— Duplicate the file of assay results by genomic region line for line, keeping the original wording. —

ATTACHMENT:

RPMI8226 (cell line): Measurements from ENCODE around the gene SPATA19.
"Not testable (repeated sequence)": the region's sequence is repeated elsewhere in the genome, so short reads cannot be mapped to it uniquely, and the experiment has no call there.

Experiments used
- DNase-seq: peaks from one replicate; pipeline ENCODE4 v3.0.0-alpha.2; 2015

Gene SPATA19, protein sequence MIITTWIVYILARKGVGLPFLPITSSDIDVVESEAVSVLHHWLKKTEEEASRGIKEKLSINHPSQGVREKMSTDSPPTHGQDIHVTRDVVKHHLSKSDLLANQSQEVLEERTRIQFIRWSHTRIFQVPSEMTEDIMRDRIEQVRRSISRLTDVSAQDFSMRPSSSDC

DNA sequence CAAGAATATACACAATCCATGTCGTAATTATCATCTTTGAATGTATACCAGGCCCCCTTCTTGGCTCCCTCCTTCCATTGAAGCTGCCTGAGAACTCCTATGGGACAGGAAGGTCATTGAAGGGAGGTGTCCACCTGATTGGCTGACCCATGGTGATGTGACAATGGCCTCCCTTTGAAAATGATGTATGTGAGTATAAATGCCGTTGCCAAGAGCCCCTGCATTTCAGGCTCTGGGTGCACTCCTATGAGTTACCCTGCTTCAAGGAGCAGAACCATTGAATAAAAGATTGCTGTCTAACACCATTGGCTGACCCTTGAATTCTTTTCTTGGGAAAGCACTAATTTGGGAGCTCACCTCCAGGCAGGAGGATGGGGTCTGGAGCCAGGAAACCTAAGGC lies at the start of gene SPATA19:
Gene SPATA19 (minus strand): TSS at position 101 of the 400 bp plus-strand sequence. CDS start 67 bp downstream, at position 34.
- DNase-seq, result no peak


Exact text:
RPMI8226 (cell line): Measurements from ENCODE around the gene SPATA19.
"Not testable (repeated sequence)": the region's sequence is repeated elsewhere in the genome, so short reads cannot be mapped to it uniquely, and the experiment has no call there.

Experiments used
- DNase-seq: peaks from one replicate; pipeline ENCODE4 v3.0.0-alpha.2; 2015

Gene SPATA19, protein sequence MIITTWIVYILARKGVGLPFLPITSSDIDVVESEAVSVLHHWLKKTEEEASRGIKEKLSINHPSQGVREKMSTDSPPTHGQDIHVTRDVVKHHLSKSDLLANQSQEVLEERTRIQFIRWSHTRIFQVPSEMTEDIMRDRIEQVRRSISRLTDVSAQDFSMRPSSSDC

DNA sequence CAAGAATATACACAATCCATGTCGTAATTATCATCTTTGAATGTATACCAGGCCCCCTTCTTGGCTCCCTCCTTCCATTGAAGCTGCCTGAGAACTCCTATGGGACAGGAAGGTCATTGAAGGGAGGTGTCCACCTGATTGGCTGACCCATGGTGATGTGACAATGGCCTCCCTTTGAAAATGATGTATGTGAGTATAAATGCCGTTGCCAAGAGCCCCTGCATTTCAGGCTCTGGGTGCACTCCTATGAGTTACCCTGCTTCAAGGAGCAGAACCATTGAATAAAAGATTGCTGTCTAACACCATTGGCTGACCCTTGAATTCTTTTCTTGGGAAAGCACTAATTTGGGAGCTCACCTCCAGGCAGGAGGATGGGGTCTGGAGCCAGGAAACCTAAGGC lies at the start of gene SPATA19:
Gene SPATA19 (minus strand): TSS at position 101 of the 400 bp plus-strand sequence. CDS start 67 bp downstream, at position 34.
- DNase-seq, result no peak